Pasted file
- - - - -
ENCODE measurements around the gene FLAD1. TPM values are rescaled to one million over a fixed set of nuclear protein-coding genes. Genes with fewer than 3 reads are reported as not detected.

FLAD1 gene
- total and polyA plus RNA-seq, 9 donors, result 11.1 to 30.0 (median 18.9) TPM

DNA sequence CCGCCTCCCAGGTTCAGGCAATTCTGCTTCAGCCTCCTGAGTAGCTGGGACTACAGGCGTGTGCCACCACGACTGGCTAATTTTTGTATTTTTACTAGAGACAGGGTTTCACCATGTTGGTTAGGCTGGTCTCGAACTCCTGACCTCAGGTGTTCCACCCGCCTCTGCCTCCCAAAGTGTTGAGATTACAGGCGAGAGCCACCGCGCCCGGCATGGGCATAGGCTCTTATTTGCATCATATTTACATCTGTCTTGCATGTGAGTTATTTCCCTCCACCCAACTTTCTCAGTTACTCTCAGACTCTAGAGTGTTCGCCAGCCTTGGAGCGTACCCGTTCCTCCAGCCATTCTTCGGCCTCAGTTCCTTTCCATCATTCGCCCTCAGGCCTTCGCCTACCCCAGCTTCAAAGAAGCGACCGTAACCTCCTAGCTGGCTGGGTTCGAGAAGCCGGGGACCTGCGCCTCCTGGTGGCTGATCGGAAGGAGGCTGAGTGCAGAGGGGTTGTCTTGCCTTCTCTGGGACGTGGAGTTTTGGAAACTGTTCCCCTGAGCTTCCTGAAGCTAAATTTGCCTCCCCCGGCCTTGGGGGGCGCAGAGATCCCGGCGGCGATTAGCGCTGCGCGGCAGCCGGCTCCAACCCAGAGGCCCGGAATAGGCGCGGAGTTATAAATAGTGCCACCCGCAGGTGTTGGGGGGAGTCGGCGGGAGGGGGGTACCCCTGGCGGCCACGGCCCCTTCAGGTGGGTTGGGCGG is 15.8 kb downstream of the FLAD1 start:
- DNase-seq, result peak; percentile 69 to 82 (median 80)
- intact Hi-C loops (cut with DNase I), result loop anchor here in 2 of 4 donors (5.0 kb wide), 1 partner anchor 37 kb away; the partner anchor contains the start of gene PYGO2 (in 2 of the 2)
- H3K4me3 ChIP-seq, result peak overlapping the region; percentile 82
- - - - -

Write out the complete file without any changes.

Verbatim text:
ENCODE measurements around the gene FLAD1. TPM values are rescaled to one million over a fixed set of nuclear protein-coding genes. Genes with fewer than 3 reads are reported as not detected.

FLAD1 gene
- total and polyA plus RNA-seq, 9 donors, result 11.1 to 30.0 (median 18.9) TPM

DNA sequence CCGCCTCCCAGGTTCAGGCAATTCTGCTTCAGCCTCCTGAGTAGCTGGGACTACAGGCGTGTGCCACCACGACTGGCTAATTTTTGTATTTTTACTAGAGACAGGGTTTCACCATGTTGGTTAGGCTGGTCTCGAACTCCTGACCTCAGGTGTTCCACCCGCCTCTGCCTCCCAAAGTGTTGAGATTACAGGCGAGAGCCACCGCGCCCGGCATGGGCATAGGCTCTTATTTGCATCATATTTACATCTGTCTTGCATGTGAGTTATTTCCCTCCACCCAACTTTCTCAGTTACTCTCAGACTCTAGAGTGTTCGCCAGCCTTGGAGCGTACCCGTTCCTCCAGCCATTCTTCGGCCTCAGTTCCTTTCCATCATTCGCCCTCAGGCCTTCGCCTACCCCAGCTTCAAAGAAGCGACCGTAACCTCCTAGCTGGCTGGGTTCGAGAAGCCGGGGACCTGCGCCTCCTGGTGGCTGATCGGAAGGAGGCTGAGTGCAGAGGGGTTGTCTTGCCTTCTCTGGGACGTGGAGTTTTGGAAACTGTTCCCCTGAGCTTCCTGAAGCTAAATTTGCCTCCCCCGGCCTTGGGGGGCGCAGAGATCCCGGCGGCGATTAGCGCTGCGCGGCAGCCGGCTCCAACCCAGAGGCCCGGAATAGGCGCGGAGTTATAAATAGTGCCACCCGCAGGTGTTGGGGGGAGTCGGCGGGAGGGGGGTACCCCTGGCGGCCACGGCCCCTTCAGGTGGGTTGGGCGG is 15.8 kb downstream of the FLAD1 start:
- DNase-seq, result peak; percentile 69 to 82 (median 80)
- intact Hi-C loops (cut with DNase I), result loop anchor here in 2 of 4 donors (5.0 kb wide), 1 partner anchor 37 kb away; the partner anchor contains the start of gene PYGO2 (in 2 of the 2)
- H3K4me3 ChIP-seq, result peak overlapping the region; percentile 82